From Honoring Slavery to Honoring a Slave: Savannah Renames Historic Square

January 17, 2024
1 min read

SAVANNAH — Change is coming to Savannah’s historic squares. On February 10, 2024, the city will officially dedicate Taylor Square, known until now as Calhoun Square, marking a significant shift in the city’s landscape and its acknowledgment of history. The day-long celebration will start at 11 a.m. with a dedication ceremony, featuring speakers, musical performances, and clergy, and culminating in the unveiling of the new Taylor Square sign.

The ceremony represents more than just a name change. It’s a symbolic gesture, acknowledging the city’s complex past and moving towards a more inclusive future. The square, formerly named after U.S. Vice President John C. Calhoun, a pro-slavery figure, will now honor Susie King Taylor, an African American woman who made significant contributions during and after the Civil War.

Mayor Van Johnson underscored the importance of this event, stating, “For the first time in our 290-year history, we will have a square name honoring a person of color, a woman, and a formerly enslaved person.” He praised the community and council’s efforts in bringing this change, inviting everyone to join in this historic moment.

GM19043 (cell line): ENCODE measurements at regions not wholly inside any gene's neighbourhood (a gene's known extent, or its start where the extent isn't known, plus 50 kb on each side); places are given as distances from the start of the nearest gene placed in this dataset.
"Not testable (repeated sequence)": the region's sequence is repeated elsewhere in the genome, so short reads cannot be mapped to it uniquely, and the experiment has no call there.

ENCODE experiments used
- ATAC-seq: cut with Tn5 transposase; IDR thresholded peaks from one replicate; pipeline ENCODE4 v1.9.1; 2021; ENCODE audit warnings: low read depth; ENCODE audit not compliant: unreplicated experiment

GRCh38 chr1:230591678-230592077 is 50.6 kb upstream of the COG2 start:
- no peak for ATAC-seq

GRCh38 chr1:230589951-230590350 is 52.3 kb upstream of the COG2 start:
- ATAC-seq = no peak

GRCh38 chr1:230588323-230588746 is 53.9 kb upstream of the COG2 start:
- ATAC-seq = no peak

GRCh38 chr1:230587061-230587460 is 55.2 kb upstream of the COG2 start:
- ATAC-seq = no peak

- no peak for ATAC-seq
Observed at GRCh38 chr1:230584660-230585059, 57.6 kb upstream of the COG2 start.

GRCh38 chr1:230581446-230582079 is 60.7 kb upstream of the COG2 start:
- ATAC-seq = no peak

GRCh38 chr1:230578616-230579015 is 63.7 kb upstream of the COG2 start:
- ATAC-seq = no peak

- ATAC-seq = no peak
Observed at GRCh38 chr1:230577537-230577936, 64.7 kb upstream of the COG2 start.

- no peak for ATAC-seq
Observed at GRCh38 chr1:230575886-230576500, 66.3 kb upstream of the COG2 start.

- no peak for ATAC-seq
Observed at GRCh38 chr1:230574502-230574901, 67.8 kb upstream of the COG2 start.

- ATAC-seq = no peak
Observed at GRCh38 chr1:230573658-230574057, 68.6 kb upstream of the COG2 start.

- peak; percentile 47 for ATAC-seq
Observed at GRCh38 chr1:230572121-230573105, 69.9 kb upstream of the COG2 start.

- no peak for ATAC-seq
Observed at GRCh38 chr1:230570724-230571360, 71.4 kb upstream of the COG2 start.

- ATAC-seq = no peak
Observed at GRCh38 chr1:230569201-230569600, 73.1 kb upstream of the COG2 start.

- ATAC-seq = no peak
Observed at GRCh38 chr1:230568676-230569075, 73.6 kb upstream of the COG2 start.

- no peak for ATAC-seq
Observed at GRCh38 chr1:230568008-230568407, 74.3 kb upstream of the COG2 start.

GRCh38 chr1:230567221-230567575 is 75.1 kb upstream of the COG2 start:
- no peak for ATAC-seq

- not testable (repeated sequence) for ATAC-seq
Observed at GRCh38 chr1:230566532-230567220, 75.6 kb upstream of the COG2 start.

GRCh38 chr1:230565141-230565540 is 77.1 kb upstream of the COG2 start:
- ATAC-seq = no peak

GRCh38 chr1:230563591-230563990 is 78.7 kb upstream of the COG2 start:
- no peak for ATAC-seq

The event will include a community celebration from noon to 2 p.m., featuring local musical acts, dancers, and educational displays. The evening will close with a reflection session starting at 6 p.m., accompanied by libations and music. For the convenience of the attendees, the streets surrounding Taylor Square will be closed to vehicle traffic from 8 a.m. to 3 p.m.

This decision follows a nearly year-long community engagement process. In November 2022, Savannah’s administration voted to remove Calhoun’s name from the square, and in October 2023, the council voted to rename it in honor of Susie King Taylor. This action reflects a growing trend in cities across the United States to reevaluate and often change symbols and names linked to a troubled past.

Born into slavery in 1848 in Georgia, Taylor became the first Black teacher to openly teach African Americans in the state. She married a Black Union officer, Edward King, during the Civil War and worked as a nurse, laundress, and teacher with his regiment.

After the war, she opened a school for freedmen’s children in Savannah and later wrote “Reminiscences of My Life in Camp with the 33d United States Colored Troops, Late 1st S.C. Volunteers,” the only memoir by an African American woman of her wartime experiences. Her life symbolizes resilience and the fight for equality, making her a fitting honoree for this historic square in Savannah.

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